A queen bee lives for 3-5 years

This allows her to lay millions of eggs and allows the continuity of the bee colony

About 20,000 honey bees and one queen populate each hive

Honey is packed with vital vitamins, minerals, enzymes, water and anti-oxidants.

Apart from honey, five other products are royal jelly, the special food bees feed their queen 

Pollen is their protein source, a super food that is nutritious, rich in amino acids

Beewax is used to construct the combs. Due to its anti-fungal, anti-bacterial elements, it is used in skin treatments

Propolis, a resin-like material produced by bees is used to make hives. It has natural antibiotic qualities so works to sterilize hive,  protects from disease, keeps their home free from germs. Also used to treat sores, infection, warts

Bee venom is used by bees to protect themselves. Has anti-inflammatory properties, sometimes used to relieve conditions such as rheumatoid arthritis, nerve and muscle pain

Honey, royal jelly, pollen have health enhancing qualities

The other three products are used for therapeutic purposes

Is beekeeping dangerous?

As long as you deal with bees gently, you will be safe, says Mohammed Al Najeh, who has worked with bees since he was a boy.

“The biggest mistake people make is they panic when they see a bee. They are small but smart creatures. If you move your hand quickly to hit the bees, this is an aggressive action and bees will defend themselves. They can sense the adrenalin in our body. But if we are calm, they are move away.”

 

 

Why does a queen bee feast only on royal jelly?

Some facts about bees:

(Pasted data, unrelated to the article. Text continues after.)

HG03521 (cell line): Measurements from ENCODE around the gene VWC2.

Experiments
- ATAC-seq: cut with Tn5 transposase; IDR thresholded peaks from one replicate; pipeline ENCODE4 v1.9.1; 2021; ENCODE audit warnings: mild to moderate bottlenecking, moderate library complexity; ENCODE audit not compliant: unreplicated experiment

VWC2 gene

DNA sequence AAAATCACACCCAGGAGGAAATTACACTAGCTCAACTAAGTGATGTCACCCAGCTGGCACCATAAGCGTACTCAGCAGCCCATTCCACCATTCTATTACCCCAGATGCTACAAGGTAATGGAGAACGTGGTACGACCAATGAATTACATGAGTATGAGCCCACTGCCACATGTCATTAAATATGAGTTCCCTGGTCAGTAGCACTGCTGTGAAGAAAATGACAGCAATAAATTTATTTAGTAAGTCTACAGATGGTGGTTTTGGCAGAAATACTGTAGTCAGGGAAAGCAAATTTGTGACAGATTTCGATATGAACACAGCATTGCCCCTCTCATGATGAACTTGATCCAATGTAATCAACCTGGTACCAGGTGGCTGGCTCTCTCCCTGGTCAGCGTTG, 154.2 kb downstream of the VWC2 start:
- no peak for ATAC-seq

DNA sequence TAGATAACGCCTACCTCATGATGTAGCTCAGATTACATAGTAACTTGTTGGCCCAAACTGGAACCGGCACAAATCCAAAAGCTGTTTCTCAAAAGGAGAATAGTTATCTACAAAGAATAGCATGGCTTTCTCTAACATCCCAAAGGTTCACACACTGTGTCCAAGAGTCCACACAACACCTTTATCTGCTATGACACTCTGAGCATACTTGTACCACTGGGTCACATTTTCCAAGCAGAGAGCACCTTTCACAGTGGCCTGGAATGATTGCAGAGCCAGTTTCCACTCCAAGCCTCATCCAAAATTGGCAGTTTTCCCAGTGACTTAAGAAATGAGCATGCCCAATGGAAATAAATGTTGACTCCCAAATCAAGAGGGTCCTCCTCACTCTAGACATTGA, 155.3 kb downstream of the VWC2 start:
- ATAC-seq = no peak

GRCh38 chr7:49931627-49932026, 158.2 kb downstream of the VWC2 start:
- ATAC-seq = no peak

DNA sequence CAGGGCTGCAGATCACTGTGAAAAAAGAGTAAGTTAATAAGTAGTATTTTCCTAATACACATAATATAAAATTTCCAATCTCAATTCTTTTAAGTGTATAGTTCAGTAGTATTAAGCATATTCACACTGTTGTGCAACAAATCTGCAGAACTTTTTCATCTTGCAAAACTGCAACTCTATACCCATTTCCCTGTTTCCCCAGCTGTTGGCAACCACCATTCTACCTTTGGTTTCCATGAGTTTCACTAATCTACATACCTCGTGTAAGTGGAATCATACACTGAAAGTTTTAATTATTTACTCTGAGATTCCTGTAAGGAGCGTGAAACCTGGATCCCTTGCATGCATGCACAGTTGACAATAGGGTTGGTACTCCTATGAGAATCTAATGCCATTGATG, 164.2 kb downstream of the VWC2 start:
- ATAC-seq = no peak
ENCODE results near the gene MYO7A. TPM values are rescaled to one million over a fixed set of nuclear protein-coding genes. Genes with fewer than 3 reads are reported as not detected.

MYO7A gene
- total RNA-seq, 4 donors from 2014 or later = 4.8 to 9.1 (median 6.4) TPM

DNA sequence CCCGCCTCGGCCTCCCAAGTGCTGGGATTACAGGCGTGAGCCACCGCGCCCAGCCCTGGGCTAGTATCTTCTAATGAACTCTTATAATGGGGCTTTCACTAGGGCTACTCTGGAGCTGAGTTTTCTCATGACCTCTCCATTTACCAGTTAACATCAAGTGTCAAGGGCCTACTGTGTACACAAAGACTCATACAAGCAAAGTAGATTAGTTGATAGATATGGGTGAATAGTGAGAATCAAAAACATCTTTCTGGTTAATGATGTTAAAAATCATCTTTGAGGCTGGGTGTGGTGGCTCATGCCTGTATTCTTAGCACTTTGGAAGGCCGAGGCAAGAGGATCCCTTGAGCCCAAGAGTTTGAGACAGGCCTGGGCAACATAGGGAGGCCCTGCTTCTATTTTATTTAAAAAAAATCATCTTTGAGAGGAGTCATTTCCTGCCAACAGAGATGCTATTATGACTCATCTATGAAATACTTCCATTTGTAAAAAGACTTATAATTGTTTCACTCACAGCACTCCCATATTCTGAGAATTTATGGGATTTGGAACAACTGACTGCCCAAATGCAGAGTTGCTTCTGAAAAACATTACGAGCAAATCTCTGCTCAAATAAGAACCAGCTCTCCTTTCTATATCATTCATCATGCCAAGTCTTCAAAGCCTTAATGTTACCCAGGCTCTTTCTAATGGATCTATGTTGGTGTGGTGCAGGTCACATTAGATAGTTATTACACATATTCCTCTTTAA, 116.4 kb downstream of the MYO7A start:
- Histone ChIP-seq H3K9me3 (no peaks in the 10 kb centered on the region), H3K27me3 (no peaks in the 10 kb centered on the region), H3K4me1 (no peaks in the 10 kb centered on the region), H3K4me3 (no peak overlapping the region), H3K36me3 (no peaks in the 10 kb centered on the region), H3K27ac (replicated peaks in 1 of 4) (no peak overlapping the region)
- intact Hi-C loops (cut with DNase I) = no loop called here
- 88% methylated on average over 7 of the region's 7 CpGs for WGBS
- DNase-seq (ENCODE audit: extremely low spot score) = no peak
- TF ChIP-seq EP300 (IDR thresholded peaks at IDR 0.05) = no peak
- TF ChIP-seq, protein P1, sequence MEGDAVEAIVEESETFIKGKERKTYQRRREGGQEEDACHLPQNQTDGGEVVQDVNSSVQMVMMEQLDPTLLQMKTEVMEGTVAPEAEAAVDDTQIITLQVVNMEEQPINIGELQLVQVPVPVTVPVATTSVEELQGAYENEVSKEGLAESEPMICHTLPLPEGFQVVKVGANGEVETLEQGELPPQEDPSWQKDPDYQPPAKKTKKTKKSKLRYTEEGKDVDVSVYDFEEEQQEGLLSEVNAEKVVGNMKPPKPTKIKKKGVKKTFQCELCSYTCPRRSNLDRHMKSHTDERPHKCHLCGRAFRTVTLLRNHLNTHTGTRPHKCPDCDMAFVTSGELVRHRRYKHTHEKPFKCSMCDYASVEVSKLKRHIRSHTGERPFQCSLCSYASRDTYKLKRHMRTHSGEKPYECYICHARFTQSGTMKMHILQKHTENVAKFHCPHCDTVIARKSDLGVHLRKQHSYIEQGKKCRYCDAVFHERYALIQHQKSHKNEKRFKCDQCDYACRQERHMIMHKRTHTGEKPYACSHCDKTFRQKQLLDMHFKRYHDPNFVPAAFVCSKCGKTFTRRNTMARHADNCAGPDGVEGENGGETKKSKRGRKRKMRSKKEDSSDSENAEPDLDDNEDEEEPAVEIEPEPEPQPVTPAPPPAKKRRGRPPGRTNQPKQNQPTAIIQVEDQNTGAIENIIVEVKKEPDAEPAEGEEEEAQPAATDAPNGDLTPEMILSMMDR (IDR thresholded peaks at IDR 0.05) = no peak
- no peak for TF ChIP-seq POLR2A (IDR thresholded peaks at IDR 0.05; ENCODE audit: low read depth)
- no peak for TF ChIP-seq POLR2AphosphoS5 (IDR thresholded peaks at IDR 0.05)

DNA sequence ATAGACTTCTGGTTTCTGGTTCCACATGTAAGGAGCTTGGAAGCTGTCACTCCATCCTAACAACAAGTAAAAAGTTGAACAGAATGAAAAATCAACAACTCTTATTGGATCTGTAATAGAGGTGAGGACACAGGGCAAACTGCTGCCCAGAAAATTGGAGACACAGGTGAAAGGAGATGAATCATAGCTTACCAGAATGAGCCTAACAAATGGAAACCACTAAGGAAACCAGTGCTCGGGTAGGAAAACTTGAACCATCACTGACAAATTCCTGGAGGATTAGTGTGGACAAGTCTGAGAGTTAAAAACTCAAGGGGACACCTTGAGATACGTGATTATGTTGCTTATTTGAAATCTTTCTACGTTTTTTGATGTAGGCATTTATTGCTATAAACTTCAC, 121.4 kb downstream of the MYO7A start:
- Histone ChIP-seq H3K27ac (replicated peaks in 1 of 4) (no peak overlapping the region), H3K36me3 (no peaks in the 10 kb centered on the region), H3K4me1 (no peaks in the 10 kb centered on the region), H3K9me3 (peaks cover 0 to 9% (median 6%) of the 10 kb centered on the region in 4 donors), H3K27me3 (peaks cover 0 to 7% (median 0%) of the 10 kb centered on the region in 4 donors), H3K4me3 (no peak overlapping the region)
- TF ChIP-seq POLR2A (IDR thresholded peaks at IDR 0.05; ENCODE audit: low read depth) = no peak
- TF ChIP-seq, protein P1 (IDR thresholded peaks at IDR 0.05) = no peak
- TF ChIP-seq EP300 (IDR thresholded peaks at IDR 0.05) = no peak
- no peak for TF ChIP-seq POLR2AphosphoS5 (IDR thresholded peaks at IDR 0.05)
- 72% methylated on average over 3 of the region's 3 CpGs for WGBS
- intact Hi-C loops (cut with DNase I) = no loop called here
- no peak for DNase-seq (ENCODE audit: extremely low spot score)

The queen bee eats only royal jelly, an extraordinary food created by worker bees so she lives much longer

The life cycle of a worker bee is from 40-60 days

A queen bee lives for 3-5 years

This allows her to lay millions of eggs and allows the continuity of the bee colony

About 20,000 honey bees and one queen populate each hive

Honey is packed with vital vitamins, minerals, enzymes, water and anti-oxidants.

Apart from honey, five other products are royal jelly, the special food bees feed their queen 

Pollen is their protein source, a super food that is nutritious, rich in amino acids

Beewax is used to construct the combs. Due to its anti-fungal, anti-bacterial elements, it is used in skin treatments

Propolis, a resin-like material produced by bees is used to make hives. It has natural antibiotic qualities so works to sterilize hive,  protects from disease, keeps their home free from germs. Also used to treat sores, infection, warts

Bee venom is used by bees to protect themselves. Has anti-inflammatory properties, sometimes used to relieve conditions such as rheumatoid arthritis, nerve and muscle pain

Honey, royal jelly, pollen have health enhancing qualities

The other three products are used for therapeutic purposes

Is beekeeping dangerous?

As long as you deal with bees gently, you will be safe, says Mohammed Al Najeh, who has worked with bees since he was a boy.

“The biggest mistake people make is they panic when they see a bee. They are small but smart creatures. If you move your hand quickly to hit the bees, this is an aggressive action and bees will defend themselves. They can sense the adrenalin in our body. But if we are calm, they are move away.”

 

 

Why does a queen bee feast only on royal jelly?

Some facts about bees:

The queen bee eats only royal jelly, an extraordinary food created by worker bees so she lives much longer

The life cycle of a worker bee is from 40-60 days

A queen bee lives for 3-5 years

This allows her to lay millions of eggs and allows the continuity of the bee colony

About 20,000 honey bees and one queen populate each hive

Honey is packed with vital vitamins, minerals, enzymes, water and anti-oxidants.

Apart from honey, five other products are royal jelly, the special food bees feed their queen 

Pollen is their protein source, a super food that is nutritious, rich in amino acids

Beewax is used to construct the combs. Due to its anti-fungal, anti-bacterial elements, it is used in skin treatments